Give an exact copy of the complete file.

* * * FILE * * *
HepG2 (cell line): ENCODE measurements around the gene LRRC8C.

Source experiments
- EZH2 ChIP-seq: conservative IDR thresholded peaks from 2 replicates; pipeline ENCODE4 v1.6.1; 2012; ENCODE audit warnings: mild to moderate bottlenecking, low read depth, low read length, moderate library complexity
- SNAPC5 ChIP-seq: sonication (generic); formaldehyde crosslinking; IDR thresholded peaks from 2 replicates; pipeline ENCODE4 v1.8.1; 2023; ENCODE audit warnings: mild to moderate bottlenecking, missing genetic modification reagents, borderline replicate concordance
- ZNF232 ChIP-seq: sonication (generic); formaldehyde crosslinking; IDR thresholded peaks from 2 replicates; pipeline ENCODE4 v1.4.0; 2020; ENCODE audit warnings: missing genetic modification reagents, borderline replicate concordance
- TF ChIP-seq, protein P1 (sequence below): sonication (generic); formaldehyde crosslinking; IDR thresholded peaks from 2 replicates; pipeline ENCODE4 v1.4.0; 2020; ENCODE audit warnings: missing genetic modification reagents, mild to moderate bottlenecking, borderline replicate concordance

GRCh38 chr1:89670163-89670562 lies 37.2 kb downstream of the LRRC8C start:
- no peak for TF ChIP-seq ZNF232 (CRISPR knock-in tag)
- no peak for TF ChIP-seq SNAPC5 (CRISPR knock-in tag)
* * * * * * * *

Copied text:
HepG2 (cell line): ENCODE measurements around the gene LRRC8C.

Source experiments
- EZH2 ChIP-seq: conservative IDR thresholded peaks from 2 replicates; pipeline ENCODE4 v1.6.1; 2012; ENCODE audit warnings: mild to moderate bottlenecking, low read depth, low read length, moderate library complexity
- SNAPC5 ChIP-seq: sonication (generic); formaldehyde crosslinking; IDR thresholded peaks from 2 replicates; pipeline ENCODE4 v1.8.1; 2023; ENCODE audit warnings: mild to moderate bottlenecking, missing genetic modification reagents, borderline replicate concordance
- ZNF232 ChIP-seq: sonication (generic); formaldehyde crosslinking; IDR thresholded peaks from 2 replicates; pipeline ENCODE4 v1.4.0; 2020; ENCODE audit warnings: missing genetic modification reagents, borderline replicate concordance
- TF ChIP-seq, protein P1 (sequence below): sonication (generic); formaldehyde crosslinking; IDR thresholded peaks from 2 replicates; pipeline ENCODE4 v1.4.0; 2020; ENCODE audit warnings: missing genetic modification reagents, mild to moderate bottlenecking, borderline replicate concordance

GRCh38 chr1:89670163-89670562 lies 37.2 kb downstream of the LRRC8C start:
- no peak for TF ChIP-seq ZNF232 (CRISPR knock-in tag)
- no peak for TF ChIP-seq SNAPC5 (CRISPR knock-in tag)